Jeff Koons at Gagosian Gallery, Beverly Hills
(First Posted in Jan of 2010)
While Jeff Koons has certainly etched his reputation with bombastic, ambitious and extremely witty sculpture he’s proving to be a consumate painter as well. The exhibition at Gagosian in Beverly Hills fills the cavernous space with several large scale canvases. On a field of ben day dots, or rather, slightly off registration color half tone dots, are either gestural “paint” strokes or a centered silver doodle. Because of the scale, neither the photographic ground nor the representational nature of the doodle are immediately descernable. Landscape, the sole vertical image in the exhibition, gives the epiphany of recognition. The Silver Doodle is a reductionist gesture of a woman’s vulva with thighs spread from right to left. The gestured silver strokes are clearly based on Courbet’s Origin of the World but could just as easily be a reduction of any Penthouse centerfold. The photographic sources are also salacious in nature but their scale distorts and obfuscates to such a degree that one tends to loose oneself in the color and rythm of the plane.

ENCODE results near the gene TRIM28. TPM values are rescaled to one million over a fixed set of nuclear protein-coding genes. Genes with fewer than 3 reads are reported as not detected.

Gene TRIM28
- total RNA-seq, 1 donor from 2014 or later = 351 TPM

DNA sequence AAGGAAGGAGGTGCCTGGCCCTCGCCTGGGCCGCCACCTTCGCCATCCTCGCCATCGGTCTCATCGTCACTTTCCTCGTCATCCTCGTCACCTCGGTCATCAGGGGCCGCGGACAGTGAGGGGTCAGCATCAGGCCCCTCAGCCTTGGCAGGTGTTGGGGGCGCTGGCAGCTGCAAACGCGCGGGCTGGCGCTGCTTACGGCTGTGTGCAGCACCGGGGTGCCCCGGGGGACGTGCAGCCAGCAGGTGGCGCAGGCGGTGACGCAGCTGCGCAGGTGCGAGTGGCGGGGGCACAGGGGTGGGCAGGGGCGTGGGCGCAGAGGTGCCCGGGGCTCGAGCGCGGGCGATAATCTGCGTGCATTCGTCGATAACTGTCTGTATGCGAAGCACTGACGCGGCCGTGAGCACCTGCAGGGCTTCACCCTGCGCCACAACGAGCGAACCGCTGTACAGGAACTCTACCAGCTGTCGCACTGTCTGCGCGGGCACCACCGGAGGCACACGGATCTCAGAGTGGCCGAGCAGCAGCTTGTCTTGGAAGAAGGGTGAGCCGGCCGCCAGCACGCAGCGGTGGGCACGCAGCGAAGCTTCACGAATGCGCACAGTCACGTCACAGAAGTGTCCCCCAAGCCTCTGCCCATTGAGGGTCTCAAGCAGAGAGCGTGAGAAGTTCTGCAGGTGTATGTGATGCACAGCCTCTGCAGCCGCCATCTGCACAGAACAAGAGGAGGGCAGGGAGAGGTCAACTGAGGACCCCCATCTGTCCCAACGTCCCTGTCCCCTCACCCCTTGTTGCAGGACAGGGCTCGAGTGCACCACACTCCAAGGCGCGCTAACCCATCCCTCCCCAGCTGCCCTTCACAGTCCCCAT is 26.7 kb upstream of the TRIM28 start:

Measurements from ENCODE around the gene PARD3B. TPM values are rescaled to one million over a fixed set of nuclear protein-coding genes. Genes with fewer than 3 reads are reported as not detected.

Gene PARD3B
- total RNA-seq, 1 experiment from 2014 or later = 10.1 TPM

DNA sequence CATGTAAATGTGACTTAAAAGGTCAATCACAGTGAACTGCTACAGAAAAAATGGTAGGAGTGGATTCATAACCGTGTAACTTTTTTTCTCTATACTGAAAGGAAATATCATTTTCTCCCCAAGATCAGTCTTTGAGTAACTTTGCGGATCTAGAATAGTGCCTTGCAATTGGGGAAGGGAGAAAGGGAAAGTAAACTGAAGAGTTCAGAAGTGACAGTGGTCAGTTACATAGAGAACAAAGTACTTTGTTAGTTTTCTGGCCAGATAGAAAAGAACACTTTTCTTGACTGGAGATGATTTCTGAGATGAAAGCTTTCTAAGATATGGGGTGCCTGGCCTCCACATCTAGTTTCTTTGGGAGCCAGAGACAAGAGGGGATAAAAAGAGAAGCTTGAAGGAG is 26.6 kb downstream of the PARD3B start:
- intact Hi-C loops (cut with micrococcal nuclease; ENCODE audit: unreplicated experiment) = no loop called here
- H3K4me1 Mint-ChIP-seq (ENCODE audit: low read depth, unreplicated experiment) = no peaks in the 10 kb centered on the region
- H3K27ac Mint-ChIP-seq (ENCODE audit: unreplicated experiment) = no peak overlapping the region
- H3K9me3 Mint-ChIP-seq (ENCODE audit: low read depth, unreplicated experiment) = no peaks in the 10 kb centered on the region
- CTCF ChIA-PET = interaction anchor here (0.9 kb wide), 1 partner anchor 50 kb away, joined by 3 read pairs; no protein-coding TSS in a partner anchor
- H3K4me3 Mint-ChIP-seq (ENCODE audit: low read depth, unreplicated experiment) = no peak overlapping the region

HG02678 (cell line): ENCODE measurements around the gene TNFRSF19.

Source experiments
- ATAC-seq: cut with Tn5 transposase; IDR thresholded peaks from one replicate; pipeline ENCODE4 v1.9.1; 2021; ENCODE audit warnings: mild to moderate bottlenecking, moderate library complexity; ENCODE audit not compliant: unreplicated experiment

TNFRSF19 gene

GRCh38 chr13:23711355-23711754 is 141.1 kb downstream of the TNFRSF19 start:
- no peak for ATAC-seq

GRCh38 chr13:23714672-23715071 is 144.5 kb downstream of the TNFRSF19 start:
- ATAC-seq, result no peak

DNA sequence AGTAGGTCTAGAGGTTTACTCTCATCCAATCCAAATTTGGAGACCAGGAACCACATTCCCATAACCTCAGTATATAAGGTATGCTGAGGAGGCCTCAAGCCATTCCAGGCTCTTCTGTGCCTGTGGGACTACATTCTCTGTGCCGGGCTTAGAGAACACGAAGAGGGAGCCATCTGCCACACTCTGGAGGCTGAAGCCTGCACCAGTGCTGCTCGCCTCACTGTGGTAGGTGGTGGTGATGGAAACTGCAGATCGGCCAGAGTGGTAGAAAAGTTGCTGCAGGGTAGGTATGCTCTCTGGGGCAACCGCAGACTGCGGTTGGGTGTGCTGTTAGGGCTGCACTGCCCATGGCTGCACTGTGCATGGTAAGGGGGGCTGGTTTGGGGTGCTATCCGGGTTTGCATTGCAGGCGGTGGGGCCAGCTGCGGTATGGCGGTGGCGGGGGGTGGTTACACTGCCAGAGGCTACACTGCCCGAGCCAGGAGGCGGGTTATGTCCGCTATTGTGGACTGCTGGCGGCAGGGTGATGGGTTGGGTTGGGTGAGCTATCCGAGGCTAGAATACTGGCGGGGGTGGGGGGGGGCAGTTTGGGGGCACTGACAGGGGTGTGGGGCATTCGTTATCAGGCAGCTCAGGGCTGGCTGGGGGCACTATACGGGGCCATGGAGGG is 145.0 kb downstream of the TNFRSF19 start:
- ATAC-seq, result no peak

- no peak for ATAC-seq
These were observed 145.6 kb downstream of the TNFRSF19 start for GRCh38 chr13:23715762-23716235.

That these canvases are executed by a highly skilled team of assistants shouldn’t bother anyone for nothing of this scale and ambition could conceivably be brought into existance by a lone artist. The singular voice of the artist is in tact however. Koons continues to embrace high and low culture to stunning effect.
Two weeks after seeing the show I stumbled upon a magnificent description of a woman’s body by Micheal Chabon who, in a passage recounting the loss of his virginity described his utter wonder of first hand experience as discovering “…the astonishing evolutionary feat of origami between a woman’s legs.” The sense of awe is evoked handily with these sensational paintings.
As I previewed this blog post I was amazed at how readily the photographic ground was read in this thumbnail scale. It bears mentioning that each colored dot in the actual painting is roughly 2 inches in diameter and the paintings are mostly larger than 14 feet in width. Again an ocular sensation in person not to be missed.
It’s a terrific show and a rare opportunity to see so many works in one place at one time.